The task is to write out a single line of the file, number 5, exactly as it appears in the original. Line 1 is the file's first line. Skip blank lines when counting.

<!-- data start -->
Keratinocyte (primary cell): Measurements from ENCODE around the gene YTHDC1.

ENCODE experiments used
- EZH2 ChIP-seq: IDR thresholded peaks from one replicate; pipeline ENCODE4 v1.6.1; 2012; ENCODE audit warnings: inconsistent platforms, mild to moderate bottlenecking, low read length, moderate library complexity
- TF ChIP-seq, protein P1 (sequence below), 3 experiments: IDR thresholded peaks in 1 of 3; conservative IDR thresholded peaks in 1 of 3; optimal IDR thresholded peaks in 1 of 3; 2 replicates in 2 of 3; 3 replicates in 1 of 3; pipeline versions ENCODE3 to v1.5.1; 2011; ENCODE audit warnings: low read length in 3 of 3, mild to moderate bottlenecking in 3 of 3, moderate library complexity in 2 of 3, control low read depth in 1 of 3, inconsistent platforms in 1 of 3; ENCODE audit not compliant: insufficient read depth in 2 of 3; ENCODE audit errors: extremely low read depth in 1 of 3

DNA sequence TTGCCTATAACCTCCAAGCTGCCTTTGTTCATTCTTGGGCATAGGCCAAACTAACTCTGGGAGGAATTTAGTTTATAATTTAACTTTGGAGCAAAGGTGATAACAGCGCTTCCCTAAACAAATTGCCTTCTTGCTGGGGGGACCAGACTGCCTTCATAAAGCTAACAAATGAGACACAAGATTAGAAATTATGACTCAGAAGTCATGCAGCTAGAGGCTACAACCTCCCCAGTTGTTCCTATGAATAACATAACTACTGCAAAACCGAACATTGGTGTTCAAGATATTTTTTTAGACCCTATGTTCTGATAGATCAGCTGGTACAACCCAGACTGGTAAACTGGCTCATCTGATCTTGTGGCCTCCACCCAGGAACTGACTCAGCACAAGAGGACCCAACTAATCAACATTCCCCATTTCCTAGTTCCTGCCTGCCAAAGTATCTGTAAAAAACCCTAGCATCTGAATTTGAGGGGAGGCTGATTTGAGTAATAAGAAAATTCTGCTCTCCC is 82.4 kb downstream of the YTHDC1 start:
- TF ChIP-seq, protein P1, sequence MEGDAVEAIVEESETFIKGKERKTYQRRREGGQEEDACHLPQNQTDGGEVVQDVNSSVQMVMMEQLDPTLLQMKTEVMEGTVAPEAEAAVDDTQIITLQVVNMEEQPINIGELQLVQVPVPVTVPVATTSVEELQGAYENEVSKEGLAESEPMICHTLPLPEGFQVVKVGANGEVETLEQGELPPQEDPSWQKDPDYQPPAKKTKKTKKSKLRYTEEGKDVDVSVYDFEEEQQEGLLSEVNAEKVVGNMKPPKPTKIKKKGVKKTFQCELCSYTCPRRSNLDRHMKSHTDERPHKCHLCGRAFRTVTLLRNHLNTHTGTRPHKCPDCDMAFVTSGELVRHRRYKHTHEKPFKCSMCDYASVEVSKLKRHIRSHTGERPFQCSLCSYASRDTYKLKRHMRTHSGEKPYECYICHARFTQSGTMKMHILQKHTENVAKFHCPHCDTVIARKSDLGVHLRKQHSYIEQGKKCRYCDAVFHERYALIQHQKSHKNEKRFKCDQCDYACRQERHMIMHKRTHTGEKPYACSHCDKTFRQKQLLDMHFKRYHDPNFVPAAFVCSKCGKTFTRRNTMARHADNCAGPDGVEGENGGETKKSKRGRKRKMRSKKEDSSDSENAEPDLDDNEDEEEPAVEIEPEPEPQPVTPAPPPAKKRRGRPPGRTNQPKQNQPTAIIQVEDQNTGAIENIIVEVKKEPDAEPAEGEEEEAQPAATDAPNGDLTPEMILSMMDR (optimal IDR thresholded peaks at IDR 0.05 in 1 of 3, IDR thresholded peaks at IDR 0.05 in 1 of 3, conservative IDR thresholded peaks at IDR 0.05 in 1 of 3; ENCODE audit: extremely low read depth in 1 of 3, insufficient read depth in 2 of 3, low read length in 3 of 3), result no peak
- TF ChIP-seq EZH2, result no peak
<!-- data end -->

DNA sequence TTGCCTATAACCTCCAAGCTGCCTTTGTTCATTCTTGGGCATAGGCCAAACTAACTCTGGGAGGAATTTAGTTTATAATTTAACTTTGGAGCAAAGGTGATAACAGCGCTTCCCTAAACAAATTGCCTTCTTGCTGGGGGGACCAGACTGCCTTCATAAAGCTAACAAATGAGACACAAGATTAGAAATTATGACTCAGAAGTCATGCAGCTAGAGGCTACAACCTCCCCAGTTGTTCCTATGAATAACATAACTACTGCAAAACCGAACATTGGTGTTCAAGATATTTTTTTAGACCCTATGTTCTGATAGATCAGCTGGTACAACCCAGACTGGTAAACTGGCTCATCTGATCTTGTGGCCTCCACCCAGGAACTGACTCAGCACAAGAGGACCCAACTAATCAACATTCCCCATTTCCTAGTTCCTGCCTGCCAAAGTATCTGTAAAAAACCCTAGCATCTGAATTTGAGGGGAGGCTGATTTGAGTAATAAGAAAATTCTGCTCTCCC is 82.4 kb downstream of the YTHDC1 start: